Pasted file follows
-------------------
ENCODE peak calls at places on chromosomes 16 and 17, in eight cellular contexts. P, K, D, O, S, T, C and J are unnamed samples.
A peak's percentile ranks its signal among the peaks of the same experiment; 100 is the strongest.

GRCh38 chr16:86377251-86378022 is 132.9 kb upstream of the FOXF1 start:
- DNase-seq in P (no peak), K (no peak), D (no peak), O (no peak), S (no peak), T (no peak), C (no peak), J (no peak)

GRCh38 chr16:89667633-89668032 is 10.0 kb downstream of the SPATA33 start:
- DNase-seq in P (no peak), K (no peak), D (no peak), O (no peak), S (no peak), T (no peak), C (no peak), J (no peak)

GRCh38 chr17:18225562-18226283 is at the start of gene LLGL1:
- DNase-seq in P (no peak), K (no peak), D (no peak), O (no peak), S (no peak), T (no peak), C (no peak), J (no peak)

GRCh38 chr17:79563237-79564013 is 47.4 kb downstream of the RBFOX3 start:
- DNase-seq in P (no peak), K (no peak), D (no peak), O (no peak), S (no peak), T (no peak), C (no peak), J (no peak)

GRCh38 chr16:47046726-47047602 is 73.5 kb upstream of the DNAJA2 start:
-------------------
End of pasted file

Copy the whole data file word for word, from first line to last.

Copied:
ENCODE peak calls at places on chromosomes 16 and 17, in eight cellular contexts. P, K, D, O, S, T, C and J are unnamed samples.
A peak's percentile ranks its signal among the peaks of the same experiment; 100 is the strongest.

GRCh38 chr16:86377251-86378022 is 132.9 kb upstream of the FOXF1 start:
- DNase-seq in P (no peak), K (no peak), D (no peak), O (no peak), S (no peak), T (no peak), C (no peak), J (no peak)

GRCh38 chr16:89667633-89668032 is 10.0 kb downstream of the SPATA33 start:
- DNase-seq in P (no peak), K (no peak), D (no peak), O (no peak), S (no peak), T (no peak), C (no peak), J (no peak)

GRCh38 chr17:18225562-18226283 is at the start of gene LLGL1:
- DNase-seq in P (no peak), K (no peak), D (no peak), O (no peak), S (no peak), T (no peak), C (no peak), J (no peak)

GRCh38 chr17:79563237-79564013 is 47.4 kb downstream of the RBFOX3 start:
- DNase-seq in P (no peak), K (no peak), D (no peak), O (no peak), S (no peak), T (no peak), C (no peak), J (no peak)

GRCh38 chr16:47046726-47047602 is 73.5 kb upstream of the DNAJA2 start: